Detail of Persian MS 27, fourth right flyleaf b side (f. ivb)
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Iranian Languages and Scripts

This blog post discusses the history and development of Iranian languages and scripts in relation to manuscripts and documents preserved in the Rylands collections.

Modern Persian encompasses the national language of Iran today, Dari (derived from Fārsī-yi Darbārah or ‘Courtly Persian’) in neighbouring Afghanistan, and Tajiki employed predominantly in Tajikistan, as well as Uzbekistan and Turkmenistan. However, the entire Iranian language family includes a large group of languages that prevail across a vast geographic region.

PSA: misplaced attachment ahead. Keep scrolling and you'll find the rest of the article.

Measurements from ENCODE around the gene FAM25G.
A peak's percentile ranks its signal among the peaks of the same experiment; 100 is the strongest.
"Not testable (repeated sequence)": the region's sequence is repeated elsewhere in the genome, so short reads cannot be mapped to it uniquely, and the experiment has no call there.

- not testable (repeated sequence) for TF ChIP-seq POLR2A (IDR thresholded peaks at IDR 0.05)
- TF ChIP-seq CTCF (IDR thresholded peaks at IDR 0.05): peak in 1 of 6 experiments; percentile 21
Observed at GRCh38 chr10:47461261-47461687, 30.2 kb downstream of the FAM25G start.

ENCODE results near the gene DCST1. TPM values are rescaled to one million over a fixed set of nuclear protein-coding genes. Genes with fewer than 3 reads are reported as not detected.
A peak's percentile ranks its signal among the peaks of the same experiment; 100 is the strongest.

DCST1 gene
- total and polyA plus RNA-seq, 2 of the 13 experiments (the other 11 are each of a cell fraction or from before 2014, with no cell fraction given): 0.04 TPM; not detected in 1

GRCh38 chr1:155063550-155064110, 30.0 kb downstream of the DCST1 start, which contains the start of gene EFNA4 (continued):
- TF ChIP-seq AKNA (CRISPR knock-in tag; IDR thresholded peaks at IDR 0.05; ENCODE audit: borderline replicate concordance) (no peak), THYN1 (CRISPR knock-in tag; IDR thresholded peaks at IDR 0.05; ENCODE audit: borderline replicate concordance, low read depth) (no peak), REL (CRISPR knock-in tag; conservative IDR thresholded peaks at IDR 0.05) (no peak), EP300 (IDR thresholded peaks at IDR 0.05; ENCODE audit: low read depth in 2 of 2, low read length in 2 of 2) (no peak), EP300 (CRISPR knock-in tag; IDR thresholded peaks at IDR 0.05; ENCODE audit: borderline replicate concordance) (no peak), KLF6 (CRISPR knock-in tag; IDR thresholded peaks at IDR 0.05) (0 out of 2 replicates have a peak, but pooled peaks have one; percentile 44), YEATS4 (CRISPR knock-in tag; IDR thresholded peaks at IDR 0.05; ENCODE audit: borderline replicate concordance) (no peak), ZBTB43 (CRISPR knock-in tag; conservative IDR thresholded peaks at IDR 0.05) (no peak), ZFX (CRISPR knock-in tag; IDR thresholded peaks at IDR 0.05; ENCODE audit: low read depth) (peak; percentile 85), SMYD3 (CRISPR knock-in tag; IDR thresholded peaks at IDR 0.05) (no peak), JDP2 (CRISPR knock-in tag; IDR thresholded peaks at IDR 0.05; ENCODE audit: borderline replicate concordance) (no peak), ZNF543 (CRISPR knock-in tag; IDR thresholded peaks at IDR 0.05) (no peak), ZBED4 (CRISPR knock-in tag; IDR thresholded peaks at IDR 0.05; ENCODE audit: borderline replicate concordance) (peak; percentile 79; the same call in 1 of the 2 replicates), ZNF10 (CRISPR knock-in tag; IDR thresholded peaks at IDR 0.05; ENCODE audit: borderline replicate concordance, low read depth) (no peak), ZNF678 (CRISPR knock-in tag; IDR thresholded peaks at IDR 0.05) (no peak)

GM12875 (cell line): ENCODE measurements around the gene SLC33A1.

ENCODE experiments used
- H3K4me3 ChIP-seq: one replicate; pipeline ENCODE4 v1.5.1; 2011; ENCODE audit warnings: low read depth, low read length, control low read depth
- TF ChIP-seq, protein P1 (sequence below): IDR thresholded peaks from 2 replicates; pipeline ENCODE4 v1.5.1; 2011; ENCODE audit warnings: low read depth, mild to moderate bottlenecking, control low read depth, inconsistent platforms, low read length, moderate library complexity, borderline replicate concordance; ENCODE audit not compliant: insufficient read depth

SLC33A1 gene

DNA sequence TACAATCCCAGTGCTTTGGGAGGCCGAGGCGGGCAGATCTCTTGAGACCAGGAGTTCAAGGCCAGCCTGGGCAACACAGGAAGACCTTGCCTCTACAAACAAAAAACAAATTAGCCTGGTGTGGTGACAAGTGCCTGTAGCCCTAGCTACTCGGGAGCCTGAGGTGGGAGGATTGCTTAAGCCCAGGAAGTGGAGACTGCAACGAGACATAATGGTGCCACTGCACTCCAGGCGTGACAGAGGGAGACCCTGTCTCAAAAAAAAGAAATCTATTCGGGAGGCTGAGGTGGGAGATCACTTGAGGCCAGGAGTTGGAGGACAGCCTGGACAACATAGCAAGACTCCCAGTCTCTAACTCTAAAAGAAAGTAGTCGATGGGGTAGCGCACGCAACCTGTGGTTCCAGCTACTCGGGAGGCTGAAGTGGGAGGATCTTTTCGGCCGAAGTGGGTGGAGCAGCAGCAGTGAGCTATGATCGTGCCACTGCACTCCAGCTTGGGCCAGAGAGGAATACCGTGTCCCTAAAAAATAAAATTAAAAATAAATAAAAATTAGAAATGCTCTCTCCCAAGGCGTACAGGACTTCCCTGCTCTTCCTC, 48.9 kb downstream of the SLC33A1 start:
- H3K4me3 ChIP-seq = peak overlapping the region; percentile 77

Ancient Origins

While Proto-Indo-Iranian languages may have first emerged in circa the 2nd millennium BCE, the most ancient attested Iranian script, a form of cuneiform known as ‘Old Persian’ appears in an inscription preserved in Bisotoun, Iran, dated 522-521 BCE, during the Achaemenid Dynasty (550–330 BCE). The subsequent Parthian (247 BCE–224 CE) then Sassanian (224–651 CE) empires would ultimately reach across Western, Central, and Southern Asia at the latter’s height. During these periods, written Parthian, then Middle Persian languages emerged that adapted Aramaic scripts to write what became known as Pahlavi. Zoroastrian priests at that time also devised another variant script to accurately document the ancient Avestan language, in order to preserve their sacred scriptures and rituals in writing, which had only been transmitted orally.

Table comparing Imperial Aramaic, Parthian, and Pahlavi script letterforms.
Table comparing Imperial Aramaic, Parthian, and Pahlavi script letterforms.
From D. N. Mackenzie, A Concise Pahlavi Dictionary (Oxford: Oxford University Press, 1971), p. ix, tbl. 1.